An Introduction to 19th Century Photographs

Modern photography was less than a quarter-century old in 1861. The 1860s were the days before film as we know it, and the process of preparing glass or metal plates to receive a photographic image was cumbersome and required great skill. Exposure times for portrait photographs demanded patience or even the use of props. Americans of 1861 were more impressed by the rapid strides that photography had made in the preceding decades. Photographic studios dotted the landscape and progress in technology made photography cheaper, simpler and widely available to more people.

Americans in the Civil War years were familiar with several different kinds of photographs, differentiated primarily between “hard” photographs and “paper” photographs. Hard images, such as daguerreotypes, ambrotypes, and tintypes, were original images developed on glass or metal. Technological breakthroughs in "wet-plate" processes in the 1850s allowed images developed from negatives onto sensitized paper and mounted on card stock of various sizes. Most importantly, this allowed mass production of photographs.  Learn More » Types of Photographs

Northern Photography

The Civil War was the first major war captured on film. Northern photographers, notably Mathew Brady, Alexander Gardner, Timothy O’Sullivan, and George N. Barnard, traveled with the Federal armies and photographed the scenery of the war and even the gruesome aftermath of battle. An exhibit of photographs on “The Dead of Antietam” shocked the Northern public, prompting the New York Times to observe: “Mr. Brady has done something to bring home to us the terrible reality and earnestness of war. If he has not brought bodies and laid them in our door-yards and along the streets, he has done something very like it.”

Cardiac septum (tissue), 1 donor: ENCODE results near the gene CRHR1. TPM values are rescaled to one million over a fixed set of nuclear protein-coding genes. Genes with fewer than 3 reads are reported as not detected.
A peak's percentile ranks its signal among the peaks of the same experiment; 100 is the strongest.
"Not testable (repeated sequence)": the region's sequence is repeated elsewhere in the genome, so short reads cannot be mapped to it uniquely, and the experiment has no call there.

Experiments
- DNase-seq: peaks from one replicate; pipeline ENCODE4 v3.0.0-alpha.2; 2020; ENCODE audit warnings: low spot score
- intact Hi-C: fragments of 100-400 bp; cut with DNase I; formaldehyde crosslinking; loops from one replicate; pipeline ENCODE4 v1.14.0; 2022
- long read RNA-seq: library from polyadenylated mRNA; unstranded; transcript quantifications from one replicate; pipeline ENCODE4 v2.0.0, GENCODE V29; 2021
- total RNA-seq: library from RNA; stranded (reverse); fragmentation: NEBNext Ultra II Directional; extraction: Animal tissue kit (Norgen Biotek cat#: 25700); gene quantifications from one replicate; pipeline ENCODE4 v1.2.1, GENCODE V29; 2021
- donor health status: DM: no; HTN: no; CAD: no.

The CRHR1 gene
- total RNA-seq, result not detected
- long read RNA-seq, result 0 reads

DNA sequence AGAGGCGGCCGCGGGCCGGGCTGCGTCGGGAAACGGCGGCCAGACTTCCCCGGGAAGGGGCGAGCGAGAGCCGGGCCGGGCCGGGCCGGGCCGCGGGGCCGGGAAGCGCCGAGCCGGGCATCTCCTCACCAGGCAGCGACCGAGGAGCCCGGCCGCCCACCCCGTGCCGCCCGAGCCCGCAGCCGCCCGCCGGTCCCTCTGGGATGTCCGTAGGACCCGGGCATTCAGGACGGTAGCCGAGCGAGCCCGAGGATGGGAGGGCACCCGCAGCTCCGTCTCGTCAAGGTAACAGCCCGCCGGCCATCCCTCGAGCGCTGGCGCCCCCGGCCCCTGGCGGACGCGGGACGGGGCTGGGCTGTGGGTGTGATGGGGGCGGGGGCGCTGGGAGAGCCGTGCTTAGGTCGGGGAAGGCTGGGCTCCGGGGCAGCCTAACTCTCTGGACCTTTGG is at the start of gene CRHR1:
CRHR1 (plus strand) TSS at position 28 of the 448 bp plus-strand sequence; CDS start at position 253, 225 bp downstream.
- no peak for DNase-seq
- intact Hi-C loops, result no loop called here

Confederate dead near the Dunker Church on the Antietam Battlefield.  Photo by Alexander Gardner, courtesy of Library of Congress

Southern Photography

No photographers traveled with the Confederate armies, but photographic studios were common in Southern cities, towns, and even in military camps. As a result, “Confederate” photography consisted largely of portrait photographs of soldiers and their families, and some post-mortem images.

(Left) Three members of the Sussex Light Dragoons (5th Virginia Cavalry) by an unknown Southern photographer. Museum Collection.